We sat down with artist Christopher Myers to discuss the meaning and process behind his tapestry What Does It Mean to Matter (Community Autopsy) and its ties to the quilts of Gee’s Bend and cutouts by Henri Matisse. You can see the work in our installation, The Interior Life: Recent Acquisitions, through September 10.
Christopher Myers is a storyteller. He sews stories into tapestries, crafts them into sculptures, illustrates them in books. He’s also a cartographer of sorts, mapping connections between histories and communities. He connects seemingly isolated data points into webs that span geographies, time periods, identities.
The idea for What Does It Mean to Matter (Community Autopsy) came to him while discussing the Black Lives Matter movement. It struck him that, too often, “we matter in our pain.” Black lives only seem to matter once it’s too late. Full and complex lives are reduced to a photograph, a name, or a viral video. Or an autopsy report. “But I want us to matter both before that and after that.”
So Myers created a work that questions the reduction of Black lives to their ending. Stretching 14 feet wide and 8 feet tall, What Does It Mean to Matter shows nine silhouettes. Their arms are extended away from their torsos, and their heads are turned to the side—like bodies on autopsy reports.
Circles and strips of red and yellow fabric mark wounds. These correspond to the actual autopsy reports of nine adults and children who died at the hands of the police or while in police custody: Laquan McDonald (17), Sandra Bland (28), Tamir Rice (12), Michael Brown Jr. (18), Antwon Rose Jr. (17), Miriam Carey (34), Emantic Fitzgerald Bradford Jr. (21), Ezell Ford (25), and Jordan Edwards (15).
Through the monumental textile Myers considers, “How can we liberate them from the black and white of the coroner sheet? How can we bring them into community with each other as we bring ourselves into community with them?”
Myers represents the figures in different sizes and shades of brown, each with a single white eye. Beyond their wounds, no details distinguish them. The figures appear in two rows against a patchwork of plaid, floral, and stripes. Through this vibrant, clashing background, Myers wants to restore the color that was taken when these people were reduced to the black-and-white outline on a report. The patterns “carry some of the weight of the complexity underneath.”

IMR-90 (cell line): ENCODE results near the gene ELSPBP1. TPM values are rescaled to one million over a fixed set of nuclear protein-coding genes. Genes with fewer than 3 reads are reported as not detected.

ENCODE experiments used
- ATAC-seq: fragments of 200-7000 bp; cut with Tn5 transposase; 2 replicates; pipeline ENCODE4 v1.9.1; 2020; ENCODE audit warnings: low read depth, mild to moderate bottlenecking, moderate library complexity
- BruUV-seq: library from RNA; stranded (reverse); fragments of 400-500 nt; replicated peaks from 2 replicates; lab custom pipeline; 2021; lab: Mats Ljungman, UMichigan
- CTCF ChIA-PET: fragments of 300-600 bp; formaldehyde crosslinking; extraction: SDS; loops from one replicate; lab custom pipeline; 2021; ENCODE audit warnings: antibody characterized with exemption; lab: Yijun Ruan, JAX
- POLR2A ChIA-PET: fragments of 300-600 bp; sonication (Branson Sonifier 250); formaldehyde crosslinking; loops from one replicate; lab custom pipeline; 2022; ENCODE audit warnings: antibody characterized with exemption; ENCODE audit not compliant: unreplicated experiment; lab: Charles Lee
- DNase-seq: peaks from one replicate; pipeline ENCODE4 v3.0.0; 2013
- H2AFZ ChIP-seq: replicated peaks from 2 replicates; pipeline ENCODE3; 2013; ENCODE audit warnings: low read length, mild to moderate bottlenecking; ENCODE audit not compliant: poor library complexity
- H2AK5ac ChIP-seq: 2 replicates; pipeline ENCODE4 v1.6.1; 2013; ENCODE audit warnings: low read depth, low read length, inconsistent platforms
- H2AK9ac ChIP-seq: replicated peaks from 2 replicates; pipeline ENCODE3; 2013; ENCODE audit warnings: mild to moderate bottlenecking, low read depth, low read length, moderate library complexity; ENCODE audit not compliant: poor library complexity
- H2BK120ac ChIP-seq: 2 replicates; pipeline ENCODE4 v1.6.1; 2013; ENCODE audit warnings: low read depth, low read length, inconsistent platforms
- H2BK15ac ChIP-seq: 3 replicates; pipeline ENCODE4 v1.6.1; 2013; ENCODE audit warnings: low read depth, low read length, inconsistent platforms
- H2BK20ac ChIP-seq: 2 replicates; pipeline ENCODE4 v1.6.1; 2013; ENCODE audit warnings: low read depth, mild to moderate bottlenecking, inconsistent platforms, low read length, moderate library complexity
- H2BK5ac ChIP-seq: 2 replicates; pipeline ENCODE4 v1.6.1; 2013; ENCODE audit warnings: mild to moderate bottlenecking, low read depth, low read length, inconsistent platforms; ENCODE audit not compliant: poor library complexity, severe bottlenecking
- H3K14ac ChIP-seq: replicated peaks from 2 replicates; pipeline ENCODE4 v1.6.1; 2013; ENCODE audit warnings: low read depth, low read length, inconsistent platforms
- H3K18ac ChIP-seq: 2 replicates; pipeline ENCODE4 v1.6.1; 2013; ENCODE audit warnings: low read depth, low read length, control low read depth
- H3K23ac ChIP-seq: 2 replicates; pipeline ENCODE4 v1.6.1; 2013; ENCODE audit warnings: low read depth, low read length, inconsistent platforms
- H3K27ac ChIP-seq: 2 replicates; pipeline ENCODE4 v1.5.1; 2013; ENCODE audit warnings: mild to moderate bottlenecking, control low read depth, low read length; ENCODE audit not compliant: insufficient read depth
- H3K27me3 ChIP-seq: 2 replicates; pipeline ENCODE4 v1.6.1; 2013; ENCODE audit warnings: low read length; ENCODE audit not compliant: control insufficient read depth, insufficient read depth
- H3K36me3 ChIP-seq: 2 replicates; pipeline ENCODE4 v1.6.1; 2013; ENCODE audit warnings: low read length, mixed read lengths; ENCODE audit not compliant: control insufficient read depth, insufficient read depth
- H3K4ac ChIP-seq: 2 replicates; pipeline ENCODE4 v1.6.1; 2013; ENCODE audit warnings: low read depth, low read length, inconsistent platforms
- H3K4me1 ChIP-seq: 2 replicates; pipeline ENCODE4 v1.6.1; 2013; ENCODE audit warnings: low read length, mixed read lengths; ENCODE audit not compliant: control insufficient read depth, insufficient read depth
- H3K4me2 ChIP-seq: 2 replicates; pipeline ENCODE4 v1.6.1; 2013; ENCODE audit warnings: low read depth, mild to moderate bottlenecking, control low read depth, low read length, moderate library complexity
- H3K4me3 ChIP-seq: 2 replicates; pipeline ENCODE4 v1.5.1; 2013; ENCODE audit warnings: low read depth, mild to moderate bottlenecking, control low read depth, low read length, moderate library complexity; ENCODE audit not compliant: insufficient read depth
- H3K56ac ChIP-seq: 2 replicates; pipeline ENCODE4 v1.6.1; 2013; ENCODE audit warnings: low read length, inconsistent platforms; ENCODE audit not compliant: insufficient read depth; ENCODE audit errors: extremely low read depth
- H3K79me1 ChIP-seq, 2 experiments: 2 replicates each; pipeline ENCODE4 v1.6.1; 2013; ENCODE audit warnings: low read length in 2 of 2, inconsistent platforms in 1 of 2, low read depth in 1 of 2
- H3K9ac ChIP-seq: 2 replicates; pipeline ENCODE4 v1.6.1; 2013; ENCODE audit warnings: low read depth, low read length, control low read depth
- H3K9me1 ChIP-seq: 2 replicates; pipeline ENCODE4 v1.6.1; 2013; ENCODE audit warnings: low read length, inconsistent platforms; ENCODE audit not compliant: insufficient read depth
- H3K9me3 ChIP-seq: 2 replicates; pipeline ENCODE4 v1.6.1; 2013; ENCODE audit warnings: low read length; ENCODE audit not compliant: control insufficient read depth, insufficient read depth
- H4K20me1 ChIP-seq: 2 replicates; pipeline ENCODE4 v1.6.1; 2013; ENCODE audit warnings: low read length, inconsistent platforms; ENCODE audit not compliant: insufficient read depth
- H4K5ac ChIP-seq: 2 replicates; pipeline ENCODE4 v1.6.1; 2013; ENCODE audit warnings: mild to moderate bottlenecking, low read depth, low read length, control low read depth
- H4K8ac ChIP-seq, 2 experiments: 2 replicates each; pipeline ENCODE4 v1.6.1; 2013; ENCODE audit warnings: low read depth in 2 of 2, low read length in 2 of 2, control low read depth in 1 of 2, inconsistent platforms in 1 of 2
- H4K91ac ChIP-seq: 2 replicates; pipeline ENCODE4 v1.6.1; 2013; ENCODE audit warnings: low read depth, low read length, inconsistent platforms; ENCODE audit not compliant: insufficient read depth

Inspired by Gee’s Bend and Henri Matisse
Myers uses a process known as appliqué to piece together fabrics. It’s the same technique used to make banners, flags, and the dazzling quilts of Gee’s Bend.
Myers considers his art part of the lineage of the Alabama quilters—the artists and their creations are foundational to his work. It’s not just their process or how they’ve used textiles as tools of resistance. It’s also their place in modern art, which his own art engages with. Their innovative use of color and pattern inspires his tapestries.
He also takes inspiration from French artist Henri Matisse. Matisse made textiles, collage, and stained glass. Look at What Does It Mean to Matter, and you can see echoes of Matisse’s simple and colorful cut-out forms.
Unlike some traditional histories of art, Myers doesn’t separate the Gee’s Bend quilters and Matisse. Both worked at the same time, exploring parallel questions about material, color, and form. They are a “kind of singular history in my heart, in my head,” says Myers. That history spans the world and also includes Asafo flags, military flags made by the Fante people of Ghana.
Resonance Beyond Borders
Myers collaborates with artists from across the globe to make his art, from woodcarvers in Ghana to shadow puppet makers in Indonesia. For his textiles, he often works with artisans in Luxor, Egypt. Myers designs the works and sources the fabrics; the artisans then sew the pieces together.
This collaboration has helped him understand the global nature of the questions he poses. While Myers was in Egypt in 2014, the Egyptian government commented on the protests in Ferguson, Missouri, in response to Michael Brown’s death. People asked him about what was happening, connecting the events in Ferguson and the US movements for racial justice to their own struggles. While police violence and racism can feel like deeply American issues, the question of what it means to matter “has resonance beyond our borders.”
Myers considers his work a process of cultural exchange that builds bridges between time, geography, and experiences.
He also sees his art as a tool to help pry open questions of community, representation, and history. A tool for driving conversations—ones that will take time. With What Does It Mean to Matter now hanging on the National Gallery’s walls, he hopes you’ll sit and take a long look.
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